Biblical Keys for Discerning True and False Prophets/Considering Joseph Smith/Jesus and Joseph Smith

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Jesus and Joseph Smith: Context and Perception

In a survey of a wide range of Jesus scholarship, Professor John McDade observes that:

There is then a radical dependence between the reconstructed Jesus and the reconstructed context/model: how the context and social model are understood determines how Jesus is understood. ‘Determines’ is not too strong a word, for one of the problems with this approach is that the grid of social and economic context is such a strong factor it can inhibit responsible handling of the actual textual evidence we have for Jesus.

That is, the selections that scholars make for foreground and background data not only provide the context for their discussions, but they also determine the Jesus that they see as a result. McDade includes a discussion of Foreground data for Jesus:

I point you to Telford’s summary of how Jesus emerges as a social type if he is considered in the light of ‘foreground data’ (the narrative tradition, especially the miracles, sayings and the traditions surrounding his death) and ‘background data’ (the elements of general context posited as appropriate to understanding him in his first century setting). Here, weighting is all and what should strike us about this helpful taxonomy is the selective and constructed character of the images of Jesus offered by historians, depending on their choice of emphasis, what counts as primary data, which heuristic models are used.

  • If weight is given to the miracle tradition, then Jesus emerges as an ancient magician (Morton Smith) or as a Jewish charismatic healer and exorcist (Vermes).

“If the weight is given to the sayings tradition, then a range of images of Jesus is adduced.”

  • If the wisdom sayings (proverbs, parables, aphorisms etc.) are given prominence, then Jesus emerges as a sage (Vermes, Flusser) or even an itinerant subversive sage (Borg, Robinson, Funk).
  • If an emphasis on the authenticity of the prophetic and apocalyptic sayings is retained, then Jesus emerges as an eschatological prophet (Meyer, Sanders, Charlesworth).
  • If his Kingdom saying are interpreted apocalyptically (following Schweitzer), and linked with the Son of Man sayings, then Jesus is an other-worldly figure, expecting cosmic catastrophe and relatively indifferent to social concerns.
  • If the Kingdom sayings are not interpreted apocalyptically, and the Son of Man sayings are viewed as secondary, then Jesus emerges as a this-worldly figure, a social prophet, with a social programme (Borg, Horsley, Hollenbach).
  • If the emphasis is placed on the opposition to him and his death at the hands of the Romans, then Jesus emerges as a para-Zealot revolutionary (Brandon) or the pacifist victim of oppression.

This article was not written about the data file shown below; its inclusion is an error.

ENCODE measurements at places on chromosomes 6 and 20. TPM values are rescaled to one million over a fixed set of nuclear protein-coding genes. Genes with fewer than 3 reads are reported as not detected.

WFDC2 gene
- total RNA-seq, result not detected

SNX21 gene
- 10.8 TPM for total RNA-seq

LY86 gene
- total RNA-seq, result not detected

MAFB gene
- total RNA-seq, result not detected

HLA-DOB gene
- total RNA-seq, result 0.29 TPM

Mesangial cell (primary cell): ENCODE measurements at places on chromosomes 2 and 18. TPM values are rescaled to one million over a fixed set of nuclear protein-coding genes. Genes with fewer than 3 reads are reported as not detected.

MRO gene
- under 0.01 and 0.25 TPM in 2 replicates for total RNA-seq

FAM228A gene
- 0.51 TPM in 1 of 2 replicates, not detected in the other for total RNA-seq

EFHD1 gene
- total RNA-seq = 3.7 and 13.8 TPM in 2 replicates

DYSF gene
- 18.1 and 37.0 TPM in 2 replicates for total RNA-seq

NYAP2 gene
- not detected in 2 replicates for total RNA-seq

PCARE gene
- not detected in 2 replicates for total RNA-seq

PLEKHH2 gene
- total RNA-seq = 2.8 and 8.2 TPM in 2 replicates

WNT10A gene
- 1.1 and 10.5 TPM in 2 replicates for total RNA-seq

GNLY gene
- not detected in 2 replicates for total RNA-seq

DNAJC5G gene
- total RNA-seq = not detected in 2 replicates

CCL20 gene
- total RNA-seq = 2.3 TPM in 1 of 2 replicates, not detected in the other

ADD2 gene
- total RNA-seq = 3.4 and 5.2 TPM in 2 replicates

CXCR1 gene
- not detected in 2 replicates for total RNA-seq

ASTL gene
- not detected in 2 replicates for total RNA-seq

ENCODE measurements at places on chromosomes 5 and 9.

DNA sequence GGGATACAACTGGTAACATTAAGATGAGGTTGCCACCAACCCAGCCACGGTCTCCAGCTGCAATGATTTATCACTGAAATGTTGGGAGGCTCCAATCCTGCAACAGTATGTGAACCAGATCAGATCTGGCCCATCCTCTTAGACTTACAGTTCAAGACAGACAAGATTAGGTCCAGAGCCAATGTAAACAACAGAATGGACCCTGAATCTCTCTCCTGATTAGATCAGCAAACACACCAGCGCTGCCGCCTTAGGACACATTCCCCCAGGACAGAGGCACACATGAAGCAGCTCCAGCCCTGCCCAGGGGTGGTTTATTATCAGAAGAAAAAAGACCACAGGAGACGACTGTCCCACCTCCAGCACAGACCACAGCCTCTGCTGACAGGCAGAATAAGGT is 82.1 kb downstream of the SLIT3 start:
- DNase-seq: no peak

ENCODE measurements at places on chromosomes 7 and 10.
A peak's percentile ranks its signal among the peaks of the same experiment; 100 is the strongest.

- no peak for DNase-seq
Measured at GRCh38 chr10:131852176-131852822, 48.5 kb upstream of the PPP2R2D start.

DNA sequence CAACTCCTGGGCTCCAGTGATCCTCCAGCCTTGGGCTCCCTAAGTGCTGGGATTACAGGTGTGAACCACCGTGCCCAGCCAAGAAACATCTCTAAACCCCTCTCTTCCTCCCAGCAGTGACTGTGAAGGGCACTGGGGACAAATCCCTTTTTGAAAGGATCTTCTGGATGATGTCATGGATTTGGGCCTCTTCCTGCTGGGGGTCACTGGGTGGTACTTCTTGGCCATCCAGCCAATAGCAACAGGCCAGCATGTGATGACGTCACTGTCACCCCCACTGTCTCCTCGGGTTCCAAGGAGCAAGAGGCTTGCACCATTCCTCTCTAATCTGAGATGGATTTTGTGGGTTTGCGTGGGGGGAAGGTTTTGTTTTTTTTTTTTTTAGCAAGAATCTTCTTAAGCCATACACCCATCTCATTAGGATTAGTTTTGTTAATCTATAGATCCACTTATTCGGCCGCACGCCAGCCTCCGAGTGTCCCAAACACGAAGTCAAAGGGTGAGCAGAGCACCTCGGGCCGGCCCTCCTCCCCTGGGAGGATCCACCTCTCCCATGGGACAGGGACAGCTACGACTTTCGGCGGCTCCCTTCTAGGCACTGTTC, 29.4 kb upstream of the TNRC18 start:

McDade then looks at the effect of the Background data: “The choice of context in which to place Jesus affects the estimate given of him:” • When emphasis is placed on the Palestinian Jewish context and within that on the Rabbinic tradition (although that did not flourish till after 70AD), then Jesus can be seen as the inspired Rabbi (Flusser, Chilton) or the Pharisee (Falk). • If the choice is made to place him in the context of apocalyptic Judaism, then he can be seen as the ‘humane apocalyptist’ (Charlesworth) or the ‘reasonable visionary’ (Sanders). • If his Galilean provenance is emphasized, then he becomes a charismatic holy man or hasid in the same tradition as Honi the Circle-Drawer or Hanina ben Dosa (Vermes). • If Hellenistic influences in Galilee are emphasized, then he can be seen as a Cynic teacher (Mack, Crossan) • If it is judged that he conforms to no particular social type, he cannot be placed in one of these categories (Hengel)

McDade continues, observing that

“The Jesus who is envisaged in these accounts is the pre-canonical Jesus, arrived at through certain judgements about the nature of the Gospel traditions (both canonical and extra-canonical -- the Gospel of Thomas is now a controversial card in the game), and set in the dynamics of the religious, social and economic life of Palestine.”

What all of these approaches have in common is that they generate a historical Jesus who is not the Jesus of faith, who is not the Jesus of the Gospels, but something less. After looking at the weaknesses of some of these approaches McDade offers the example of Margaret Barker who contextualizes Jesus in a new way, drawing on the traditions of the First Temple. In her book The Risen Lord, Barker’s view of him in this context leads her to conclude: